Monday, August 30, 2010

The bureaucrats will end up reducing personal debt but is it worth it?

Nice article by Star Parker over at Town Hall Magazine on financial regulation…

The federal government in its continual unconstitutional efforts to protect us, may end up “fixing” the over burdened credit card debt consumers have been struggling to pay. But is it worth it? The credit card industry is being limited to what it can do to protect itself from people that fail to pay back the money they have borrowed. They have introduced laws that limit credit card company’s fees, interest rates, and have generally positioned the credit companies as predators.

The fees that can be charged for credit have been capped and will eventually be reduced. Therefore, the credit available to consumers has been reduced. The fees that can be charged for cash advances have been reduced. Therefore, cash advances are being limited because it costs money to run those convenient ATM machines. It has become harder for credit companies to get their money back from bad debtors. Therefore, credit limits are being reduced and lower income customers are being denied credit.

So in the end, consumers will no longer be able to get the cards or cash they need due to the additional regulations. Free market credit dries up and cash becomes king, again. I guess that is good when you are wealthy and have a lot of cash. Instead of increasing competition in the financial sector, over-regulation is crushing our ability to get credit. No credit, no purchases without cash, and no expansion of small businesses that thrive on credit. Small business gets caught in the tangled web of regulation designed to “protect” the consumer. It is that law of unintended consequences.

So what we are getting is a stagnated economy, less choice and options for the average consumer to get credit, and the result is reduced personal debt. So the regulation does in the end protect the consumer by making credit unavailable and ending the consumers ability to get into debt. It comes with a price tag. That price tag is the loss of freedom and access to credit. But it seems that our government knows better how to manage our finances than we do. Just like healthcare, educating our children, planning for retirement, food intake, smoking, drinking, you name it, the government is much better at making those decisions for us.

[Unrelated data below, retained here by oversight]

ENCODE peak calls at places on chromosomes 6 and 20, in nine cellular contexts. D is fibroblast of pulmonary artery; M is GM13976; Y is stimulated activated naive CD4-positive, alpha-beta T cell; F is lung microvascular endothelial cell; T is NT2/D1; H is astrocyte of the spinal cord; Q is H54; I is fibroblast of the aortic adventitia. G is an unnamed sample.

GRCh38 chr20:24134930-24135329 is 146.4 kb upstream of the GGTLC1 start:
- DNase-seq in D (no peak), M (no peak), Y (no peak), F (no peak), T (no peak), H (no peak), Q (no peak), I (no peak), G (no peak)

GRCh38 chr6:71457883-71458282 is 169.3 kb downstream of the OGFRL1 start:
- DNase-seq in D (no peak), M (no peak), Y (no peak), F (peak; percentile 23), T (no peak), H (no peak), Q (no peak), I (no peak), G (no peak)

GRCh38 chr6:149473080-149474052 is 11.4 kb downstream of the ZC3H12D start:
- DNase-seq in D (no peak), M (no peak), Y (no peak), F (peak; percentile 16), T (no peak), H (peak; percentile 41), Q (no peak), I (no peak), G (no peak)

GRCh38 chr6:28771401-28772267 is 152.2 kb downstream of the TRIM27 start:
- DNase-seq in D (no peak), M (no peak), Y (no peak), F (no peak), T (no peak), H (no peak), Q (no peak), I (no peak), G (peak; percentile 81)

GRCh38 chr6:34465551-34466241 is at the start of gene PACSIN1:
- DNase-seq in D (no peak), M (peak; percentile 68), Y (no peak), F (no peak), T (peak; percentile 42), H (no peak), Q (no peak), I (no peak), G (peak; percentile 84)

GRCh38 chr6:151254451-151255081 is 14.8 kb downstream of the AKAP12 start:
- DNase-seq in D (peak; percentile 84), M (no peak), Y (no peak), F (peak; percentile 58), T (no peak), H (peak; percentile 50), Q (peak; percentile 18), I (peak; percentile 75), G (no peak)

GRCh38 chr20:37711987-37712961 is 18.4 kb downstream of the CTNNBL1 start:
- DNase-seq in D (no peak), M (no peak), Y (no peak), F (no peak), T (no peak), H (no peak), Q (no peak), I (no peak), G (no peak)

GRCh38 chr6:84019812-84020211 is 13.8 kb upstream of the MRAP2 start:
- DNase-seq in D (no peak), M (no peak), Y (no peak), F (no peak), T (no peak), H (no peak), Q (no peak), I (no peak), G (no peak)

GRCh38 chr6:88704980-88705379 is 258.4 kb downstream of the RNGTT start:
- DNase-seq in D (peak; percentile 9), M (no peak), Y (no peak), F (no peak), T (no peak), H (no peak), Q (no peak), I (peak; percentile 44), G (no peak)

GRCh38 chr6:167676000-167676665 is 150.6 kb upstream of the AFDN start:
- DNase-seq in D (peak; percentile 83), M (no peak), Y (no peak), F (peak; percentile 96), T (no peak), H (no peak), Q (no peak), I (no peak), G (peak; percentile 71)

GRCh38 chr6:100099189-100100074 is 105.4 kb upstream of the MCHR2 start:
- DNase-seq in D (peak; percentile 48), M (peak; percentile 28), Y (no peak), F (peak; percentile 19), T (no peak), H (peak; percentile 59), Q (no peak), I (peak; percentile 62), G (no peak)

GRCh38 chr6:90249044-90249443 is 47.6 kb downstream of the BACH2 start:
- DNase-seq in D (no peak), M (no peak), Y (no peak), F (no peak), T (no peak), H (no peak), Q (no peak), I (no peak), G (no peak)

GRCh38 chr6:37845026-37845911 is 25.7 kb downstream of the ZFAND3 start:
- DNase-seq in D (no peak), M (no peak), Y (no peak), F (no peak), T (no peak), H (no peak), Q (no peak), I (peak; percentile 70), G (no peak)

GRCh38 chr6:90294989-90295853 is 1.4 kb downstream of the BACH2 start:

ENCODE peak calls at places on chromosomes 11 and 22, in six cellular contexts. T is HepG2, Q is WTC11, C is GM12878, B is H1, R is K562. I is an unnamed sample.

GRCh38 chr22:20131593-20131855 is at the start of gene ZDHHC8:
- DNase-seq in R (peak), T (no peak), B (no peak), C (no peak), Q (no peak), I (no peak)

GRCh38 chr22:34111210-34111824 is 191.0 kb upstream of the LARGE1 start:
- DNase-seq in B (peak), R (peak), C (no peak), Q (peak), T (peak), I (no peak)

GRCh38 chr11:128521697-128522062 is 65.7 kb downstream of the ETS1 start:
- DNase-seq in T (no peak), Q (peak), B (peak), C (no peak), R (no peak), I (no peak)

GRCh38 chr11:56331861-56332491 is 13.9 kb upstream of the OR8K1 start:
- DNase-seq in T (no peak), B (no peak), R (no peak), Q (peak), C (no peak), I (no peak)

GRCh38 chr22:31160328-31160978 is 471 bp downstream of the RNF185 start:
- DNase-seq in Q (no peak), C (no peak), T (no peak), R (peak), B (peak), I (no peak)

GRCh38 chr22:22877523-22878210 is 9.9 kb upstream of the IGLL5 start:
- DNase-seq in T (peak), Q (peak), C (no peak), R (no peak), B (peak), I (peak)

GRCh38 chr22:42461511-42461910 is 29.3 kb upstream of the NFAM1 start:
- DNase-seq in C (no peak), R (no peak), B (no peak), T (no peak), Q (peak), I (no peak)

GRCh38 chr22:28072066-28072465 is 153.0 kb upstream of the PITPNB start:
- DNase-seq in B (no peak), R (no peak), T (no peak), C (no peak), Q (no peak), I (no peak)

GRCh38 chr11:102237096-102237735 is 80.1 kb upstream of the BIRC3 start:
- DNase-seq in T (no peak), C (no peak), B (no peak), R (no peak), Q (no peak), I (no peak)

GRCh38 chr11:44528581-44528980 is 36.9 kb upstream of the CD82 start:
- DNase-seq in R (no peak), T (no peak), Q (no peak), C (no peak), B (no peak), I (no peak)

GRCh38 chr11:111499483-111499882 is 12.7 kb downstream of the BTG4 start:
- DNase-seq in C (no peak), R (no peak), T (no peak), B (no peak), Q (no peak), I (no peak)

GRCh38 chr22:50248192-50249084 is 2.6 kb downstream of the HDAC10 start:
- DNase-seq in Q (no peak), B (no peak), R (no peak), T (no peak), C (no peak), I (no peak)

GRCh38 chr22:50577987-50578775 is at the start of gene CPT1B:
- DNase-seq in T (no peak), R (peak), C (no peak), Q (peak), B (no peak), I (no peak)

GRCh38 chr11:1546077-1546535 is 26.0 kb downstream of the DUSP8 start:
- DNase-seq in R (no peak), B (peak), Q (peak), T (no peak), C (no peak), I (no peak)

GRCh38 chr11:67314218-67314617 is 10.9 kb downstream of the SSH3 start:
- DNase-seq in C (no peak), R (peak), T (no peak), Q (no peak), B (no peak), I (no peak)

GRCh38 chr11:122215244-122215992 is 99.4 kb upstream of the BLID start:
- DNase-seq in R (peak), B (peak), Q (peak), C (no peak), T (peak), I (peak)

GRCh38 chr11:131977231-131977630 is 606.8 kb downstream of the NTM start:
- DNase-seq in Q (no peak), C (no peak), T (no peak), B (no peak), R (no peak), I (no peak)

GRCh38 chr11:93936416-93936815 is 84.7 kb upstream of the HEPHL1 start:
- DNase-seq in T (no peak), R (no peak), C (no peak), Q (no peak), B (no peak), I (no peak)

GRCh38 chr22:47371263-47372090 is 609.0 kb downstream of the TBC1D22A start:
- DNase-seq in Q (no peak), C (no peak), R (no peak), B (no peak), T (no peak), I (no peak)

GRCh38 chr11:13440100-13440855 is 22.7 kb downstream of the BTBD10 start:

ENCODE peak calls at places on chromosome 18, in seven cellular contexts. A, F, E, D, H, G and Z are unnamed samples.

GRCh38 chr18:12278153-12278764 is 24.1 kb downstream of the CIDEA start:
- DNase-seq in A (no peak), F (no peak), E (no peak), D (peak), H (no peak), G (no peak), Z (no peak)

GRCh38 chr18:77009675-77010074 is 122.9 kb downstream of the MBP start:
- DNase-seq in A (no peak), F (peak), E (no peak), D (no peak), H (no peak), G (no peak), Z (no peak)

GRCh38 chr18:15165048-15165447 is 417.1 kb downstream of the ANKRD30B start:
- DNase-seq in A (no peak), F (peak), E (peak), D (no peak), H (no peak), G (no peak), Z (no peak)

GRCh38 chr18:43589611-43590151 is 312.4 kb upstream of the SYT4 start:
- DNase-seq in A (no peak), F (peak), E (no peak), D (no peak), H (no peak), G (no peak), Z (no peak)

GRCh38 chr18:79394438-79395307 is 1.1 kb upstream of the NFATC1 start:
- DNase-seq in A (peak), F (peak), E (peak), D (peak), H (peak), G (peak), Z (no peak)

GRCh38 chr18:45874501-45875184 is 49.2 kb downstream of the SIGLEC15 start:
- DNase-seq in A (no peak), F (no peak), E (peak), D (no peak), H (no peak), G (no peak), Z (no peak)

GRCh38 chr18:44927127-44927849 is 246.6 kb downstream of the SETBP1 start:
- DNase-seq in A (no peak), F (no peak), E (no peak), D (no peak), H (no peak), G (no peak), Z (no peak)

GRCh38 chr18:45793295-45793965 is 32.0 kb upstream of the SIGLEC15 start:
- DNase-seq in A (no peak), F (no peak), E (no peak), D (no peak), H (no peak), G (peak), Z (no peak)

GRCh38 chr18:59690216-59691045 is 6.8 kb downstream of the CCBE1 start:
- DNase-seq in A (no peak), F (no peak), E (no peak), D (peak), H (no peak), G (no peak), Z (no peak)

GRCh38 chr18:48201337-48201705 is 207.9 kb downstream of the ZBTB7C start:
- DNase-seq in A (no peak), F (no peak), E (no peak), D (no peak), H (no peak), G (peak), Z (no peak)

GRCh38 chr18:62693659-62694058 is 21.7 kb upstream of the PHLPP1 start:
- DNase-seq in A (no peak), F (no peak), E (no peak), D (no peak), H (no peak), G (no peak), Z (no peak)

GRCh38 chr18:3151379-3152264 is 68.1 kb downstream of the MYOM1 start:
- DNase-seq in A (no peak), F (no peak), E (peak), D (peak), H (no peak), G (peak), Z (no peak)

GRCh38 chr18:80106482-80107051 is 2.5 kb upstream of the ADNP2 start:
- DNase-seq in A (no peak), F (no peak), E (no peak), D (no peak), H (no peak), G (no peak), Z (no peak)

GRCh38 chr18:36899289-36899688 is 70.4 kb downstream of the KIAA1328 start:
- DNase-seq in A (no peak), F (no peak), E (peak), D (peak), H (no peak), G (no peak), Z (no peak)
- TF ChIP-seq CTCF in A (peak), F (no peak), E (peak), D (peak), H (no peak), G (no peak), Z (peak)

The bureaucrats are reducing our personal debt and much more. The question is; is it worth it?


Galen said...

A credit card industry isn't as important as the people, though. It shouldn't need to protect itself from its customers, if it does then it would seem to be a twisted business. And do we need to be doing things like credit? Obviously there are some people responsible enough, but it is just as obvious that some aren't. Plus, the whole industry rips people off, if you pay at the minimum rate (which most people do) then you end up paying thousands more than the amount you spent in the first place. Cash, just like EFT (electronic fund transfers, ie. credit cards, debit cards, etc.) is just a form of currency. There are plenty of ways to avoid needing credit, such as saving money in the first place. To make it seem like credit is necessary is misleading. Debit cards work very similar with the exception that you already have the money, rather than taking it from a credit company and paying them back. If businesses need money to start off, that is a good reason to take out a loan from the bank.

Besides, the economy would suffer more if people were in too much debt than if they didn't have a choice of where to get credit from. And they aren't the ones saying things such as smoking, excess food intake, etc. is bad, that has been proven empirically. It goes back to the whole thing of responsibility.

Anonymous said...

Galen is right. If people aren't responsible it is the government's responsibility to take care of them.